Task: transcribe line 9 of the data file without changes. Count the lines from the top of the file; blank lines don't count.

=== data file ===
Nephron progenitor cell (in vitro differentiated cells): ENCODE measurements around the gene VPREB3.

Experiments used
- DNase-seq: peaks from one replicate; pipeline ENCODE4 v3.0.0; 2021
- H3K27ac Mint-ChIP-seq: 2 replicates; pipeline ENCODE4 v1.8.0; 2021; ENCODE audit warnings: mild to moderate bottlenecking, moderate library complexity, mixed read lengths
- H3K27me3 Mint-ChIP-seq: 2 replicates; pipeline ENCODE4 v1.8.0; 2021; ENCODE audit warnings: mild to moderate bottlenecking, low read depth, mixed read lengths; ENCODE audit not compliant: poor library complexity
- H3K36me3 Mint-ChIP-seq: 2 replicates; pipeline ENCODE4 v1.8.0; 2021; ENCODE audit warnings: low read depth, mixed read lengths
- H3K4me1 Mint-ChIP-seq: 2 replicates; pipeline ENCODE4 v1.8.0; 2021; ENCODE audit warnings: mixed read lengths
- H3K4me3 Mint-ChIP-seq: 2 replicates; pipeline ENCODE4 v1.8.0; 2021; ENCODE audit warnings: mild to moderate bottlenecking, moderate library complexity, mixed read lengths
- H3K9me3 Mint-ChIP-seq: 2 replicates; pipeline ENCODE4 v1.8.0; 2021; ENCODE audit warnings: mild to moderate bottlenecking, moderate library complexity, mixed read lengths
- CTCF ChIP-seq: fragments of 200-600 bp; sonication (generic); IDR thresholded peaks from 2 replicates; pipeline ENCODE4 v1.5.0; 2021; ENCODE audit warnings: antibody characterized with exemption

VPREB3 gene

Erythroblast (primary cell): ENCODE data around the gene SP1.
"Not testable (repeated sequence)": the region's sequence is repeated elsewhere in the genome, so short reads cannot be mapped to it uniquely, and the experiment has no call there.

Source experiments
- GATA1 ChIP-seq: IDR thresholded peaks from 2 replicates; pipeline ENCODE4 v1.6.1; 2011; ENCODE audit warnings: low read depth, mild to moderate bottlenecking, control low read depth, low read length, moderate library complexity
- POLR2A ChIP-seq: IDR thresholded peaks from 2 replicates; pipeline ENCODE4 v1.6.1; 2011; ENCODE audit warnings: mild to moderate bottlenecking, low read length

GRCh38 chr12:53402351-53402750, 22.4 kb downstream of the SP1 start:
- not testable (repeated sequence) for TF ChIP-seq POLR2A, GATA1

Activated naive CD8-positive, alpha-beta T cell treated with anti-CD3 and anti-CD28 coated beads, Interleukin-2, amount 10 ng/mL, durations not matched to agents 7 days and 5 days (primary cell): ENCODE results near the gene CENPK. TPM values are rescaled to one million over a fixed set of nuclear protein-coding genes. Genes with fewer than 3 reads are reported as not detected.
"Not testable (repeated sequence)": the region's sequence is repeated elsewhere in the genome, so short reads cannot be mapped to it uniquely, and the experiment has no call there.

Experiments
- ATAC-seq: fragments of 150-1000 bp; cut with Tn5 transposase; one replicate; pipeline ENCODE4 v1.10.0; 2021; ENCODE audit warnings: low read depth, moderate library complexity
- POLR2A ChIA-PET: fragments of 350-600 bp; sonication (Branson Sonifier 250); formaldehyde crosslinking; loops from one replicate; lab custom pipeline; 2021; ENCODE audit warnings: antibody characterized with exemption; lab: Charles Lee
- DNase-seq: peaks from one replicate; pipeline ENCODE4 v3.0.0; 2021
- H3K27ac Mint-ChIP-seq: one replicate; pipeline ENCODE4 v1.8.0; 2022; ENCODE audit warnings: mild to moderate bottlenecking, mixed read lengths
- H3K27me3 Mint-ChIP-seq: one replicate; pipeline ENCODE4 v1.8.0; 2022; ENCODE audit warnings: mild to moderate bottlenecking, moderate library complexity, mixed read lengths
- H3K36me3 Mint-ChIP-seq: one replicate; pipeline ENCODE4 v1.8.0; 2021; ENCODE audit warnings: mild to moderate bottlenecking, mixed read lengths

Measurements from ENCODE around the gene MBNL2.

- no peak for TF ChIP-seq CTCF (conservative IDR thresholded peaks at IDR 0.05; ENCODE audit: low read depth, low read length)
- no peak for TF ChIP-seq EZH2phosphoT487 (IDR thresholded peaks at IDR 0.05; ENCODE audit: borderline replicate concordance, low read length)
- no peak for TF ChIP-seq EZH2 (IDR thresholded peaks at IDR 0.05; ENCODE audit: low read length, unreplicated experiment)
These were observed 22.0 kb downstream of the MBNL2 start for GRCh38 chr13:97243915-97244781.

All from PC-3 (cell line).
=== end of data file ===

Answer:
- H3K9me3 Mint-ChIP-seq: 2 replicates; pipeline ENCODE4 v1.8.0; 2021; ENCODE audit warnings: mild to moderate bottlenecking, moderate library complexity, mixed read lengths